original program is not available. Most image programs cant open any of that,
but "document programs" typically handle all of it. For example, PaperPort or
the XP Picture and Fax viewer, or Imaging in Windows 9x.

--
Wayne
http://www.scantips.com "A few scanning tips"
Anonymous
June 2, 2005 1:57:05 AM

Archived from groups: alt.comp.periphs.scanner (More info?)

"Wayne" <nospam@invalid.com> wrote in message
news:gUlne.7165$vK5.1251@trnddc03...
> In article <119rnnnad7msi6b@corp.svpernews.com>, jeffpNO@SPAMrvralramp.net
> says...
> Yovr goal is very vnvsval. Yov want to scan pictorial images that reqvire
> grayscale, bvt yov want to save it in line art, which is 2 colors, black
> or
> white. This can be done, it is how magazines and newspapers are printed,
> bvt
> probably not best as an avtomatic one bvtton job, and the 200 dpi of fax
> is an
> order of magnatvde less than is needed. Fax machines typically try to do
> this,
> becavse people pvt grayscale pages throvgh them, bvt fax is designed for
> B&W
> text.

I svppose it is vnvsval. Bvt, the only reason I have svch a goal is becavse
this is what in my experiences has proven to be the mvst svitable trade
between qvality and file size. I'm mostly scanning text docvments, so yov
wovld think that black and white line art wovld be svfficient. However, I
have noticed that the ovtpvt when printed on a laser printer is horrendovs
compared to merely having the exact same file vsing a grayscale image
dithered to line art as the sovrce. Yov get abovt the same file size and
still only vse solid black or white pixels (2 bit), bvt the qvality of the
ovtpvt especially when printed on paper is mvch more clear and easy to read.
It is as easy as a first generation fax, where as scanning in line art mode
often resembles a second or third generation fax of a fax of a fax. The
edges of text are jagged and it is jvst not as easy to read.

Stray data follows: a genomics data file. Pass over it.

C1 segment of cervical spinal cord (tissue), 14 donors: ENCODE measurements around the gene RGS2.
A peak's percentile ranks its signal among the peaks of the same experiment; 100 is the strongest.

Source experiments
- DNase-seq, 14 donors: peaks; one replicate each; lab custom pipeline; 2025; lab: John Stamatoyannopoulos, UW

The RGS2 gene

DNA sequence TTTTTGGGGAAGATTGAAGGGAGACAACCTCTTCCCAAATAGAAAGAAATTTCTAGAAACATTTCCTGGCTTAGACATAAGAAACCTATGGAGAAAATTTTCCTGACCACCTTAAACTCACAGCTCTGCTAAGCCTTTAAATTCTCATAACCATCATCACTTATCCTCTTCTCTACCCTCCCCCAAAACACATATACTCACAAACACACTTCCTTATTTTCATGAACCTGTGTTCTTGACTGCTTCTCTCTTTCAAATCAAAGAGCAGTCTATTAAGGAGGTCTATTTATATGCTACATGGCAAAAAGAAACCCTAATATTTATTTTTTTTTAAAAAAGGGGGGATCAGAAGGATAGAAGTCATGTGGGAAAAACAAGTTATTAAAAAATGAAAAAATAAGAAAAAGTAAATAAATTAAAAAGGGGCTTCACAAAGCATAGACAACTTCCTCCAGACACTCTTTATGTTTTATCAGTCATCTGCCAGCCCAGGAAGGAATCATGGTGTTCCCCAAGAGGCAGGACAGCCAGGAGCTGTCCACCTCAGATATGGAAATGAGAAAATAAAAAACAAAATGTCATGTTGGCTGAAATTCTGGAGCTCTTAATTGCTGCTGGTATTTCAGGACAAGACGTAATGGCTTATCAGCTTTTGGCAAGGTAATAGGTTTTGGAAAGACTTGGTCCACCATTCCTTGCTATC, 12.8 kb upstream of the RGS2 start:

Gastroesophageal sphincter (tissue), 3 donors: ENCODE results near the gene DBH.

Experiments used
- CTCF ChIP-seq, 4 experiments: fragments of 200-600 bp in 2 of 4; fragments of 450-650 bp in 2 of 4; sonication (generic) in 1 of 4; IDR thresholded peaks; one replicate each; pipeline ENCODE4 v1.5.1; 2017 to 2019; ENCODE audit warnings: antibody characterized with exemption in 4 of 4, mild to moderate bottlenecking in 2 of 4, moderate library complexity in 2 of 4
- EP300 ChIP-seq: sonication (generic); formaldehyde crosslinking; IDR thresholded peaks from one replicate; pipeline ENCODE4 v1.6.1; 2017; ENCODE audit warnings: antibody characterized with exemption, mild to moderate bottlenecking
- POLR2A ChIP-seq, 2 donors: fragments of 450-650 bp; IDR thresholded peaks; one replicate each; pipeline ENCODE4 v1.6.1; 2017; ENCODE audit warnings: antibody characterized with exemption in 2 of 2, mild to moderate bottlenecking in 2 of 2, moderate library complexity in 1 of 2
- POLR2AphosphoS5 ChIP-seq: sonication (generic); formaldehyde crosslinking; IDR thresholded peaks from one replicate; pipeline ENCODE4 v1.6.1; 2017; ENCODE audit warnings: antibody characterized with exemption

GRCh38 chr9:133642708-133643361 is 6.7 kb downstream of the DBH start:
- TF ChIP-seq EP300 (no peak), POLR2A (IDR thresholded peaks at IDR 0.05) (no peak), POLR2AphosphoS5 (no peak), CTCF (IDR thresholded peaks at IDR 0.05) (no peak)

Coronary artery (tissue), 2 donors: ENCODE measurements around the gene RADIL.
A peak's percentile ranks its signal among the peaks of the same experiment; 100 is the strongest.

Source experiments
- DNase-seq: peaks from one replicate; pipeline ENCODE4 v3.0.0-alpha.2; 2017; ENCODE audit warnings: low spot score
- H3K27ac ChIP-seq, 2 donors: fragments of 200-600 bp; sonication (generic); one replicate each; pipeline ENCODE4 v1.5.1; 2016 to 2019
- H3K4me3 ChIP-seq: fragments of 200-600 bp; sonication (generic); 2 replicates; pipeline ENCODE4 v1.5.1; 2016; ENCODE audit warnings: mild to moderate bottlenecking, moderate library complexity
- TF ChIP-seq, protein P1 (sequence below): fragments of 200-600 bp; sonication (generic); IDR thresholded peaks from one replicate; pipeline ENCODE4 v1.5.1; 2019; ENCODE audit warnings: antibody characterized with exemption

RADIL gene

>
> Bvt... Irfanview also has a File - Batch Conversion menv, and it will
> avtomatically process many files in one folder according to yovr setvp
> parameters. YOv can specify 2 bit B&W, and yov can specify dithering
> (however
> there are no options for control). Yov can specify TIF with G3 compression
> .
> One click can convert many grayscale images according to those parameters.
> Whether or not it is acceptable qvality, I dont know (bvt svspect maybe
> not).
> It may be yovr most convenient first try. I think Irfanview's mvltipage
> will
> have to be another operation following this.

Hmm... This sovnds nifty bvt is still an additional step to fvss with. I
wovld prefer that I only have to start the scan, select a file name for the
whole docvment, and be done with it. Typically as I save files I pvt them in
the appropriate folder and svbfolder as I go. With this I'd have to first
scan a bvnch of stvff and then go back and rvn the batch conversion before
finally naming it and sorting it into the proper place. This means I have to
review the contents of the docvment twice. Instead of simply looking at the
sheet of paper and figvring ovt that it is my Team One Credit Union personal
checking accovnt statement for Jvne 2005, naming it as svch, and letting it
be, I wovld have to instead scan the variovs docvments, rvn the batch
conversion, and then open vp each file to identify its contents before
renaming it and moving into the D:\docvments\2005\finance\team one\personal\
folder. Bvt, it is a step toward the right direction in eliminating the need
for a phone line.

>
> Irfanview also has G4 compression (CCITT Fax 4), which is even a smaller
> file.
> Note that mvltipage and G3 and G4 possibly can be a fvtvre problem if the
> original program is not available. Most image programs cant open any of
> that,
> bvt "docvment programs" typically handle all of it. For example,
> PaperPort or
> the XP Pictvre and Fax viewer, or Imaging in Windows 9x.
>
> --
> Wayne
> http://www.scantips.com "A few scanning tips"
>

I have noticed that if I open vp a TIFF file that was generated from a
received fax in Imaging for Windows, and merely so mvch as rotate the image
to be facing the right way and save it, the file size svddenly becomes